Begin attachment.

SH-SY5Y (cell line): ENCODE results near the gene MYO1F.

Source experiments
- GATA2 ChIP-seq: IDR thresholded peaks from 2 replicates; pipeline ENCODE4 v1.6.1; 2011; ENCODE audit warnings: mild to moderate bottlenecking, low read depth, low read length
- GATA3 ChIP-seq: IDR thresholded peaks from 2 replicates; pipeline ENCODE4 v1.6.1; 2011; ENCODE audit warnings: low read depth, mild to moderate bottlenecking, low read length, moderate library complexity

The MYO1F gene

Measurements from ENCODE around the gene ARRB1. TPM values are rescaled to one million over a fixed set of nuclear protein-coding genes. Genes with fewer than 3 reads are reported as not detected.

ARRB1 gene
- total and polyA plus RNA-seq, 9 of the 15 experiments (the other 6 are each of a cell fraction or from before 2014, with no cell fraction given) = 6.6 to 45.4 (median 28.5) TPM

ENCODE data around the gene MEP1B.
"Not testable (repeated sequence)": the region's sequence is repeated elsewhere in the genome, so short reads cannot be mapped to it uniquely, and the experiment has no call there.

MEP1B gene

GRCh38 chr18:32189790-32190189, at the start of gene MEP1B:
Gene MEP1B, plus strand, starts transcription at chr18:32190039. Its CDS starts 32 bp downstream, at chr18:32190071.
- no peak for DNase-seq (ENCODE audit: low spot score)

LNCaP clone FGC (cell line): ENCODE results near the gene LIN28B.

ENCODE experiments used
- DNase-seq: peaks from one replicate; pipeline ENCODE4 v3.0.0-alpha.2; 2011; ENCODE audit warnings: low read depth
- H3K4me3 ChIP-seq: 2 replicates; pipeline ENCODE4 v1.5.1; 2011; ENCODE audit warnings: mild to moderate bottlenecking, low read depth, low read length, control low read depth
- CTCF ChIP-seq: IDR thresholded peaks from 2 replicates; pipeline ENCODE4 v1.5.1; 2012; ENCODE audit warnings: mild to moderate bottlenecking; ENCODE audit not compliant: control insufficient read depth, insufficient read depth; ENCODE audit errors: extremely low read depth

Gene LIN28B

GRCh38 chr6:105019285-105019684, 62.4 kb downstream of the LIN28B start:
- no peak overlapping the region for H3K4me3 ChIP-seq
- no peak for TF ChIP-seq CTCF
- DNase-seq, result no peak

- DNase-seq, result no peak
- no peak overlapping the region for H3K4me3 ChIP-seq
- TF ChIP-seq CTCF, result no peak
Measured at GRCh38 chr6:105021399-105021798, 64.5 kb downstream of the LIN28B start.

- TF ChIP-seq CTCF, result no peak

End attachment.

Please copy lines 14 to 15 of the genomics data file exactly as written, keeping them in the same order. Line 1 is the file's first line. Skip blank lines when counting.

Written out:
- no peak for DNase-seq (ENCODE audit: low spot score)

LNCaP clone FGC (cell line): ENCODE results near the gene LIN28B.